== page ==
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Use adsorbent to extend the life of frying oil.

The food industry uses about 5 billion lb to 6 billion lb of frying oil annually, which represents approximately 20% of the total oil or fat used in the United States. It is estimated that up to 50% of the deep-frying oil used in food service operations is discarded. For this reason, researchers are investigating ways to extend the fry life of oil while maintaining its quality and safety. They have found that using the UGA blend adsorbent to extend the shelf life of frying oils is promising.

In recent years, the use of adsorbents to increase the life of frying oils has gained attention. Research has focused on characterizing the adsorption capacities of various materials and understanding the phenomenon of the adsorption of non-fat materials in frying oils. Although studies have provided a better understanding of adsorbents for clarifying and deodorizing frying oils, problems associated with the filtration of treated oil and utility in commercial environments have not been resolved.

Scientists at the Center for Food Safety and Quality Enhancement (University of Georgia, Georgia Experiment Station, Griffin, GA 30223) undertook a study using a food service-scale fryer operated under commercially recommended conditions. Their goal was to investigate the efficiency of a daily adsorbent treatment in extending the life of frying oils.

Researchers determined the effect of treatment on the quality of chicken patties fried in the oil. They also evaluated the performance for filtering oil. Investigators used a dual fry-pot fryer for 8 hr each day for 10 consecutive days. Frozen ready-to- cook chicken patties were fried at 175 C in canola oil. The oil in one fry pot was used as a control, and the oil in the second fry pot was treated at a level of 1% with UGA blend adsorbent and filtered daily using pressure filtration.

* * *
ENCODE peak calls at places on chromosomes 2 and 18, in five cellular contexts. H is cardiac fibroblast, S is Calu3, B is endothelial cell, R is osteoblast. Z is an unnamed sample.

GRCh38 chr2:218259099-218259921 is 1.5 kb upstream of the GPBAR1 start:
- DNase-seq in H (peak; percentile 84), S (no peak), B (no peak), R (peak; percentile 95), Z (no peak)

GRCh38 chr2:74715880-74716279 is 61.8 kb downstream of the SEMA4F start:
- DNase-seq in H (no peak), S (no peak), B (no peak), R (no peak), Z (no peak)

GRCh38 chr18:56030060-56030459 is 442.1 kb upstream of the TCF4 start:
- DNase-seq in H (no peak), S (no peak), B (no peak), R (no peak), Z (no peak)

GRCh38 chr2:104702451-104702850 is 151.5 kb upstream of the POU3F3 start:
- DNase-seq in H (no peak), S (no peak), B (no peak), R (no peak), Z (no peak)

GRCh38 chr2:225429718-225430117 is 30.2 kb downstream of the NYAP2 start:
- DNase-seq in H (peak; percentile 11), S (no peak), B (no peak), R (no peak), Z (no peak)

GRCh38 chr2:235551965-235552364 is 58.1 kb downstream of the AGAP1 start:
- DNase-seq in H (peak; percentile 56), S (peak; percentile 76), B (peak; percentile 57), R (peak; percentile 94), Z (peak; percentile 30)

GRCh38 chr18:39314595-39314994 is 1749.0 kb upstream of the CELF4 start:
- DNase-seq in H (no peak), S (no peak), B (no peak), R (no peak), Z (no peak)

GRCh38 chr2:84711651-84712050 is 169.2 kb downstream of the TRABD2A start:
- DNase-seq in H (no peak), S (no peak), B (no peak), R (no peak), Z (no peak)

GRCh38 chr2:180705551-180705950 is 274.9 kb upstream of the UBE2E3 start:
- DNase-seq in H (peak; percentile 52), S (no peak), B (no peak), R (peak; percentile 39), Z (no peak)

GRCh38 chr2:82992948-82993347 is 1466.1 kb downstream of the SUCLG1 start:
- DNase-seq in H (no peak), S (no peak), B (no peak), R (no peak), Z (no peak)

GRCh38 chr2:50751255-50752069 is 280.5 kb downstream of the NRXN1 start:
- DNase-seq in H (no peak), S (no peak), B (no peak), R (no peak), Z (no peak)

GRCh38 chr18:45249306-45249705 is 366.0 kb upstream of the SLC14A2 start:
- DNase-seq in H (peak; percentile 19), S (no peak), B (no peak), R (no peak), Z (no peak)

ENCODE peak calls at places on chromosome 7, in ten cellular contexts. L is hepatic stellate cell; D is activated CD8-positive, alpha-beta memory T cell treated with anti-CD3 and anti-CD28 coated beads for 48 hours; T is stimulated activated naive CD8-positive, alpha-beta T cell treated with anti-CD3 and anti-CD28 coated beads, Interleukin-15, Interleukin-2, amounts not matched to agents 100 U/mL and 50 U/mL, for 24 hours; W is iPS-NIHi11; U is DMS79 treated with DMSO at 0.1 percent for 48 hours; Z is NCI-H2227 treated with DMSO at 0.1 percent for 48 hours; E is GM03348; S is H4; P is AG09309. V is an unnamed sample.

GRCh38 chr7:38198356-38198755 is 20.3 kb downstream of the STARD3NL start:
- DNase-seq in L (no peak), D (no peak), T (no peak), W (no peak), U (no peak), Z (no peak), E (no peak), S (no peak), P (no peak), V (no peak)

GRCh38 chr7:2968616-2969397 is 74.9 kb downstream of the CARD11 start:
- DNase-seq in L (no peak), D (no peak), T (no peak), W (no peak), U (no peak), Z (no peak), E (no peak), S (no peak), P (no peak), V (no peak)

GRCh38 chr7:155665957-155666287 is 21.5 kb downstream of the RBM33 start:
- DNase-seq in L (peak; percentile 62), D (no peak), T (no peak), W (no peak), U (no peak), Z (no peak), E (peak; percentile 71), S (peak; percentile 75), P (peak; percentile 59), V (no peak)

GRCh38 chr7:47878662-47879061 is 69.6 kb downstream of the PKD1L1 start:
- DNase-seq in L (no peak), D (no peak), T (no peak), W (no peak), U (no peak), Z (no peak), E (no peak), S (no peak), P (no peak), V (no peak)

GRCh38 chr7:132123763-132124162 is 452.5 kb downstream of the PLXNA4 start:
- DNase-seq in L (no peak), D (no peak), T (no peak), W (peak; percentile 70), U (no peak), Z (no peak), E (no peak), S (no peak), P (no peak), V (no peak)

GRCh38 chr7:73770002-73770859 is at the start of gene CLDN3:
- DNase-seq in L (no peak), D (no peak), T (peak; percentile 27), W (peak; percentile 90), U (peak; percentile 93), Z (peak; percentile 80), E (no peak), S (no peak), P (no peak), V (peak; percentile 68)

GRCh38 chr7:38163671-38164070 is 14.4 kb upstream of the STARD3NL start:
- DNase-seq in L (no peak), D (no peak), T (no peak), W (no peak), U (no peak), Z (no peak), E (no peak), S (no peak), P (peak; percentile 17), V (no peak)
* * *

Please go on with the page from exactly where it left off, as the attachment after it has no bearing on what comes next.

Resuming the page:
The UGA blend consisted of specific proportions of commercially available chemical adsorbents. Oil was analyzed for free fatty acid (FFA) content, color, food oil sensory values and total polar compounds (TPC). Chicken patties were analyzed for moisture and fat content, texture and color.

Results indicate that daily treatment of oil with UGA blend adsorbent for 10 days extended the frying life by reducing the accumulation of FFA and TPC by 72% and 30% respectively, and the development of red color by 58%. Treating the oil with the adsorbent did not adversely affect the quality of the fried chicken patties. Pressure filtration was preferred to vacuum and gravity filtration for filtering adsorbent-treated oil.

Further information. Michael Doyle; phone: 770-228-7284; fax: 770- 229-3216; email: mdoyle@cfsqe.griffin.peachnet.edu.
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Publication:Microbial Update International
Date:Oct 1, 2000
Words:427
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